In Hammock v. Wal-Mart Store, Inc., [Ms. 1070939] (Ala. Nov. 7, 2008), the Alabama Supreme Court dismissed the appeal because it determined that a Rule 54(b) certification was improper.
In Hammock, the plaintiff filed a wrongful death suit against Wal-Mart and one of its employees after the plaintiff’s decedent was killed by the Wal-Mart employee when the employee struck the decedent with his car while returning from lunch. The plaintiff asserted claims against Wal-Mart based on respondeat superior and also alleged that Wal-Mart was negligent in maintaining the parking lot and training its employees. The trial court granted summary judgment to Wal-Mart on the respondeat superior claims on the basis that the accident did not occur in the course and scope of his duties for Wal-Mart. The other claims against Wal-Mart remained pending, as did the claims against the employee. The trial court certified the order granting summary judgment to Wal-Mart on the respondeat superior claims as final pursuant to Rule 54(b).
On appeal the Supreme Court, on its own, examined whether it had jurisdiction over the appeal. Quoting extensively from North Alabama Elec. Coop. v. New Hop Tel, Coop., [Ms. 1051800] (Ala. Oct. 17, 2008), the Court stated the rule that Rule 54(b) certifications are not favored, and are inappropriate where the claims are intertwined.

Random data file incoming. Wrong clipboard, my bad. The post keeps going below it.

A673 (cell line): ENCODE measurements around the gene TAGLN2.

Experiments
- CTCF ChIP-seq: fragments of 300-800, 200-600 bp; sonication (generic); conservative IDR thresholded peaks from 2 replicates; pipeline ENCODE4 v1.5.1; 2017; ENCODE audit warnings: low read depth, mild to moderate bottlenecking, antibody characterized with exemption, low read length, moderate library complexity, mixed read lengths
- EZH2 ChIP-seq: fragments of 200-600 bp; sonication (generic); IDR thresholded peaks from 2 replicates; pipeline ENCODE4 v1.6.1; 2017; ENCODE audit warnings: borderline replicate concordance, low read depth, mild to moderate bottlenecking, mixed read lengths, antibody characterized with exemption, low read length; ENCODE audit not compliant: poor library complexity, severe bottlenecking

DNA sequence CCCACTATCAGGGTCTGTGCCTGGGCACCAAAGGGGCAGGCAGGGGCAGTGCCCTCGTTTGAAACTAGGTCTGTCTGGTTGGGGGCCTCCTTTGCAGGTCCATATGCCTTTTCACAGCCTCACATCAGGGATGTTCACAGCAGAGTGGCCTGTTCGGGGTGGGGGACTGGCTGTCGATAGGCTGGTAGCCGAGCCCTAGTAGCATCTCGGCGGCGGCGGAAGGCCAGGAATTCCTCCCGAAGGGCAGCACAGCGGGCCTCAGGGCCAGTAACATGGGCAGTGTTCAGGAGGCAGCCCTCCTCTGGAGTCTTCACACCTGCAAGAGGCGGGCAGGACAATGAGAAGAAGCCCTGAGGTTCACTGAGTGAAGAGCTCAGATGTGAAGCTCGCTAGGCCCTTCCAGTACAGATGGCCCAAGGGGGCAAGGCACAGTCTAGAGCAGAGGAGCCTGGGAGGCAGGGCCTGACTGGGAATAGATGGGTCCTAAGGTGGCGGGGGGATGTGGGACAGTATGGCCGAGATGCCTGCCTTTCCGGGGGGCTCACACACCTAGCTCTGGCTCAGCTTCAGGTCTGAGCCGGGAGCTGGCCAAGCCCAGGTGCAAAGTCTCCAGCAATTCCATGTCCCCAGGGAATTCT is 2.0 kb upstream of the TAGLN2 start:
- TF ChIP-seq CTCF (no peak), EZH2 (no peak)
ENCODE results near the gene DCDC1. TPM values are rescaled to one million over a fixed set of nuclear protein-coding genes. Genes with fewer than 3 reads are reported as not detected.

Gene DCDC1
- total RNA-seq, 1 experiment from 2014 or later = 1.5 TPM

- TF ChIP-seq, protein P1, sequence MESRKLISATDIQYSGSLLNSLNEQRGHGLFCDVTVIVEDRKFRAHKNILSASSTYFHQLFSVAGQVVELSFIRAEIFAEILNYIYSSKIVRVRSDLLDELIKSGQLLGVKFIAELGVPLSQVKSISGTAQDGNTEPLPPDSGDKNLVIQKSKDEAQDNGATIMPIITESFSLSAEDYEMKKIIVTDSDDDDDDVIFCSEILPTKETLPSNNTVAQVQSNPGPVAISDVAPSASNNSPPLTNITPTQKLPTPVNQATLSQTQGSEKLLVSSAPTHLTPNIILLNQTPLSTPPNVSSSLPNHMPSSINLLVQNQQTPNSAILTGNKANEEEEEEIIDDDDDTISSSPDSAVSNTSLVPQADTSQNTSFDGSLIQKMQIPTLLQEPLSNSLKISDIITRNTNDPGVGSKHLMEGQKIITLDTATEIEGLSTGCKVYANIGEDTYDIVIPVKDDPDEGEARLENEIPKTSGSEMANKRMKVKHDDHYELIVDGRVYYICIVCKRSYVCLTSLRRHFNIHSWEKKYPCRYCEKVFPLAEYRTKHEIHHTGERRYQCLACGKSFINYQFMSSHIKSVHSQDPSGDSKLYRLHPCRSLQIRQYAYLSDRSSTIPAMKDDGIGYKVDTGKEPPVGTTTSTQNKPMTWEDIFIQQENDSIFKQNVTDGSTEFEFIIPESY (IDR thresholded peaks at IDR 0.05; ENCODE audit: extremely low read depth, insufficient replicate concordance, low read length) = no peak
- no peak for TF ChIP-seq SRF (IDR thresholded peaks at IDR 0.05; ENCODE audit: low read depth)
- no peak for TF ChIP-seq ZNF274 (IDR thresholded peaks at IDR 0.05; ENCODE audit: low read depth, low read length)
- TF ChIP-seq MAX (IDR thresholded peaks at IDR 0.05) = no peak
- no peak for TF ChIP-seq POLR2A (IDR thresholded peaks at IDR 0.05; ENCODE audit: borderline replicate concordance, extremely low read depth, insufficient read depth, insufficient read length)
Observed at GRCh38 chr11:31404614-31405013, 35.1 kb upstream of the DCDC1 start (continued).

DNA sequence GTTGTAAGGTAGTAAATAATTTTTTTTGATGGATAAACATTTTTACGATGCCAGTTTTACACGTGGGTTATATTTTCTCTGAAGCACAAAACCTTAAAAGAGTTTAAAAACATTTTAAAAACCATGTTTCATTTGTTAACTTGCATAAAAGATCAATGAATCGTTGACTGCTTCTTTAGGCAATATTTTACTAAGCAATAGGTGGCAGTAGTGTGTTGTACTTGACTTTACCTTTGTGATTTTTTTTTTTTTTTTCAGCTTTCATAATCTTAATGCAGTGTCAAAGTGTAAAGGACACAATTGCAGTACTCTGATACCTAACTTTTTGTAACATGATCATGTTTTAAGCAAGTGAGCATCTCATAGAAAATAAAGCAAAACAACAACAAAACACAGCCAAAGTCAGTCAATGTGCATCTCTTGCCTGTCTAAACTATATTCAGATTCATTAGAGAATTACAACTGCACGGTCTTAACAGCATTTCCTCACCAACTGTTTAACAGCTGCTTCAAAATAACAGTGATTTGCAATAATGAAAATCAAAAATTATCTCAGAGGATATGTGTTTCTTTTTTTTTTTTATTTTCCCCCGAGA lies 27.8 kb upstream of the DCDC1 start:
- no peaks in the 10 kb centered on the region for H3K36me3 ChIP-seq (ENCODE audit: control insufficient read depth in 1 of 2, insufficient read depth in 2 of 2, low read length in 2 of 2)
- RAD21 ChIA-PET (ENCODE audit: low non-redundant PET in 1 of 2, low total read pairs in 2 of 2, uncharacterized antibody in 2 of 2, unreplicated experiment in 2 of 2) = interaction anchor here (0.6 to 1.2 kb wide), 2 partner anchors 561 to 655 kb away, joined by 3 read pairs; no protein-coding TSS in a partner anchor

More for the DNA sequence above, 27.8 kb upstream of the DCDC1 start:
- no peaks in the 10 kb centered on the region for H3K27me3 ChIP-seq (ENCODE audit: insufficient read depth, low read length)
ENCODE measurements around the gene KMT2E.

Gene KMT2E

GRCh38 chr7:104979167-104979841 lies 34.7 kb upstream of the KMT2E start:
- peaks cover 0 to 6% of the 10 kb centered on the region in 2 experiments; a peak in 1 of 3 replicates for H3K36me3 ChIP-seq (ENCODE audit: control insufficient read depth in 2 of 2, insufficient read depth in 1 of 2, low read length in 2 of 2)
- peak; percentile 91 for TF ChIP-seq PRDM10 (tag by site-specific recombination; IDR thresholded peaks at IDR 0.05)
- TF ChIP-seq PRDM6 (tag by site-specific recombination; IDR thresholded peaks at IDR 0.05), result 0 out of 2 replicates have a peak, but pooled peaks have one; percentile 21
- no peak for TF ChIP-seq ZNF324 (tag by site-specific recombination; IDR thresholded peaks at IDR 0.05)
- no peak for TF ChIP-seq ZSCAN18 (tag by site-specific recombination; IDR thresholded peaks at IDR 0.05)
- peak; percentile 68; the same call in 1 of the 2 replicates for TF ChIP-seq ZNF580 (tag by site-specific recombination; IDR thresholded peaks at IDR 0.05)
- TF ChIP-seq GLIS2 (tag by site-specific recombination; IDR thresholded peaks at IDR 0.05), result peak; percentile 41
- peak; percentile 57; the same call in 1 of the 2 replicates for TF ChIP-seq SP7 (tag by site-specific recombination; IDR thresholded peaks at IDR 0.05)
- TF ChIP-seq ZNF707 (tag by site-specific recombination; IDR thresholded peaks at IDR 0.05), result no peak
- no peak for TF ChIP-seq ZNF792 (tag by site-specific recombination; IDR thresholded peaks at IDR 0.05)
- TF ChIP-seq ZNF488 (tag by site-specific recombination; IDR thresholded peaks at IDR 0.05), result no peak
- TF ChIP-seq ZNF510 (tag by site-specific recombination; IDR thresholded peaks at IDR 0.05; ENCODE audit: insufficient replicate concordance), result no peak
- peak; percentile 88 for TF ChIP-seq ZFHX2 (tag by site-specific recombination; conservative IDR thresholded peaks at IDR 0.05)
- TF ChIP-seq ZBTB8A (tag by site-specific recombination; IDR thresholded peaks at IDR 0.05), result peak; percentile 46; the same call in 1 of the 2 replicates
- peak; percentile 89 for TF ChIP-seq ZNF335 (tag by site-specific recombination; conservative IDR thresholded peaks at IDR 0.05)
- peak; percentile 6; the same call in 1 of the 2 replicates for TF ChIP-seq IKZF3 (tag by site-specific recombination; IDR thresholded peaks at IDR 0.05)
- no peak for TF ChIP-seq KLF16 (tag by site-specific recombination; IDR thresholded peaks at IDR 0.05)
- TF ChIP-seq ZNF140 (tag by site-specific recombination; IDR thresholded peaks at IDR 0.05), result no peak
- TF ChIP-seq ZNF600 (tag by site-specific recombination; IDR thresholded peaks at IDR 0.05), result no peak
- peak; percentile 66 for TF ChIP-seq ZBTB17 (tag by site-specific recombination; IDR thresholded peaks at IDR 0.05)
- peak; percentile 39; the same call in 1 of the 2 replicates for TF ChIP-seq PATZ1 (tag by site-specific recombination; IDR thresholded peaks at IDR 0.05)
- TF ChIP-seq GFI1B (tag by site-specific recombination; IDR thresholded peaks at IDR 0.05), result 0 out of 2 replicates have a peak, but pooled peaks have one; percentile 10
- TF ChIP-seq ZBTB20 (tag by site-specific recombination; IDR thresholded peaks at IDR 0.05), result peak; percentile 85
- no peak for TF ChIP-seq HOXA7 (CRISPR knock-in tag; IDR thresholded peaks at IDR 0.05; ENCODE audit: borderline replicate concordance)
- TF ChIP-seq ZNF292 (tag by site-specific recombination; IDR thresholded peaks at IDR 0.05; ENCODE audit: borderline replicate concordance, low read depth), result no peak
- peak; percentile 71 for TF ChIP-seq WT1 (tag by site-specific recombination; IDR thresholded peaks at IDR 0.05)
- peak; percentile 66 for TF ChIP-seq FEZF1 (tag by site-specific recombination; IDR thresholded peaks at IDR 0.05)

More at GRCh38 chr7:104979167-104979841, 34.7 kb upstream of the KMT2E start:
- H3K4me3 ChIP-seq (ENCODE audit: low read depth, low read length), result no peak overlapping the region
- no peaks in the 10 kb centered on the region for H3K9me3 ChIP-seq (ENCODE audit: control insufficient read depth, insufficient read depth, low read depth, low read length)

The Court found that the respondeat superior claim and the remaining claim for negligenet training and supervion were intertwined because they share common elements. "Like a claim of respondeat superior, liability under a theory of negligent supervision is based in the employment relationship. The trial court ruled on Hammock’s respondeat superior claim, determining that [employee] was not acting within the line and scope of her employment when she struck and killed [decedent]. As a result, a separate adjudication by the trial court on negligent supervision and training leaves open the possibility of ‘inconsistent results.’"
Because the claims were intertwined, the Rule 54(b) certification was improper, and the appeal was dismissed.